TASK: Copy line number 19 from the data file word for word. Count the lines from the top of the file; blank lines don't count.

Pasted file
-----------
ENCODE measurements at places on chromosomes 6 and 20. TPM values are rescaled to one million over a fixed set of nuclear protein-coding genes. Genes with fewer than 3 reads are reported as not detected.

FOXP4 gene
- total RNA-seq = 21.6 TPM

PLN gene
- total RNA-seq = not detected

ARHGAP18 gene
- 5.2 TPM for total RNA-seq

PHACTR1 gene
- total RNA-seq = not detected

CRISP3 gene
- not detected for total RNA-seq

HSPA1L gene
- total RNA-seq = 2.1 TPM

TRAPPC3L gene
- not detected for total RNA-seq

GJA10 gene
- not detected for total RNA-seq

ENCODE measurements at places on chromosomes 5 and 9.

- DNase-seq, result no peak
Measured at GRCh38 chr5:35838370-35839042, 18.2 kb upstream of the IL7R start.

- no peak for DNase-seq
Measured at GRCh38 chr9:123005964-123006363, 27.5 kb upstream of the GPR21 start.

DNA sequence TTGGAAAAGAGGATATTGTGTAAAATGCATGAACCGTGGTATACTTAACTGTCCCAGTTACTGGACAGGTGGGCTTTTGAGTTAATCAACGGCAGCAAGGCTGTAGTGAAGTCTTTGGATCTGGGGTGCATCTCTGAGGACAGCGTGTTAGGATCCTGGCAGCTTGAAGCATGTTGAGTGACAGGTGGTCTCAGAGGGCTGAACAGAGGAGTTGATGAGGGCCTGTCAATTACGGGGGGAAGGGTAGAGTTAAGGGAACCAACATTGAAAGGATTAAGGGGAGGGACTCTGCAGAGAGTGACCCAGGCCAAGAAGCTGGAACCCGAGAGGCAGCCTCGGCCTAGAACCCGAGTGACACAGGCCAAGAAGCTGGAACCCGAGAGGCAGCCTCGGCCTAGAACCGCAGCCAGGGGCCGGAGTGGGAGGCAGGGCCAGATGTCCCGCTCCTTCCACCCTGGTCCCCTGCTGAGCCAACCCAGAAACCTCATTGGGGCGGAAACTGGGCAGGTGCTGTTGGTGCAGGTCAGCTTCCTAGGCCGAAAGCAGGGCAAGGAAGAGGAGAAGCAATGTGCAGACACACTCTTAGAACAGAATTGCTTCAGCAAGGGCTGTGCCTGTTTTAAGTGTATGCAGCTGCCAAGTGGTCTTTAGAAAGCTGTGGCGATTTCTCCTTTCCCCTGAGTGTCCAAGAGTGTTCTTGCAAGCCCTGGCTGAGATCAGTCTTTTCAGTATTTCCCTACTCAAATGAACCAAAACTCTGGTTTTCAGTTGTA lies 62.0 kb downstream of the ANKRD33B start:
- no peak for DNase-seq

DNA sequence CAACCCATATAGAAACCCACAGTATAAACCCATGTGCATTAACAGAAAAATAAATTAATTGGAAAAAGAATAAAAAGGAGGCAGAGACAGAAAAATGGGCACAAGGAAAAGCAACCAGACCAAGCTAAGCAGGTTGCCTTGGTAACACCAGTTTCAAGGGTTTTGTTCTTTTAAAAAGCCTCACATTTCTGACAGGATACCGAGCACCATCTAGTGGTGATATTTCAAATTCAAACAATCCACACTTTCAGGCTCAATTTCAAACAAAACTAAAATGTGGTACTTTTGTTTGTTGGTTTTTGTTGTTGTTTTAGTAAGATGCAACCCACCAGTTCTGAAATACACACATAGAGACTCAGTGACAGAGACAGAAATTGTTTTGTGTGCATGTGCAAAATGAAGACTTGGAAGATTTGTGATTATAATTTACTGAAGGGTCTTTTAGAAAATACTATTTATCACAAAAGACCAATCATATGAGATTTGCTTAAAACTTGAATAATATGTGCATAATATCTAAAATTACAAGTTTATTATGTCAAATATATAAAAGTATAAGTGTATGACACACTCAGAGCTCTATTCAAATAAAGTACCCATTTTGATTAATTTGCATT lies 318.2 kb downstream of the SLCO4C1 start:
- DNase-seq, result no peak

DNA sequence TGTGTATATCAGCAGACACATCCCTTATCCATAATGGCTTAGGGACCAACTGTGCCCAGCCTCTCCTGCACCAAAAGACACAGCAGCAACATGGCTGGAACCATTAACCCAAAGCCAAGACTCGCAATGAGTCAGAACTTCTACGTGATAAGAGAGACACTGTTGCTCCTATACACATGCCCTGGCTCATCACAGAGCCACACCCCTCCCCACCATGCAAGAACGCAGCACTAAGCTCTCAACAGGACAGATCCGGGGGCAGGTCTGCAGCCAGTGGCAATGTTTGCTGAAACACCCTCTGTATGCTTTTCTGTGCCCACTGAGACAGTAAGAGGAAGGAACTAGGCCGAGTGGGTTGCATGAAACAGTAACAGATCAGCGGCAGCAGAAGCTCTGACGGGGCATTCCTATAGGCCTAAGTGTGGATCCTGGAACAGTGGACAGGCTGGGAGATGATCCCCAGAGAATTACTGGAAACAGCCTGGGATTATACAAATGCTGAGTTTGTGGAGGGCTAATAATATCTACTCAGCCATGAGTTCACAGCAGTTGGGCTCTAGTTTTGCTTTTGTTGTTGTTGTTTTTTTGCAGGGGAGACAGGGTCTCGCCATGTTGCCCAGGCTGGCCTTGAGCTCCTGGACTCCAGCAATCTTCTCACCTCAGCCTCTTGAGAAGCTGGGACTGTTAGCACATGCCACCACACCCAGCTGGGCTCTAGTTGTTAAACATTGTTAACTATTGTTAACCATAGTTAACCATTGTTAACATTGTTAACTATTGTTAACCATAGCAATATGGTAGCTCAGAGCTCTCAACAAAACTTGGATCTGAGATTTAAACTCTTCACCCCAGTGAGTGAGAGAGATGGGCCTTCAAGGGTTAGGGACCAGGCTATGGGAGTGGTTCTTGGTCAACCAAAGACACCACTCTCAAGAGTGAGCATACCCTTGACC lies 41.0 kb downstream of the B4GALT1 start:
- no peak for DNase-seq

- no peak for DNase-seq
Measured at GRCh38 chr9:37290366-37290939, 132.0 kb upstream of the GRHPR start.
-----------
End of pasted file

- DNase-seq, result no peak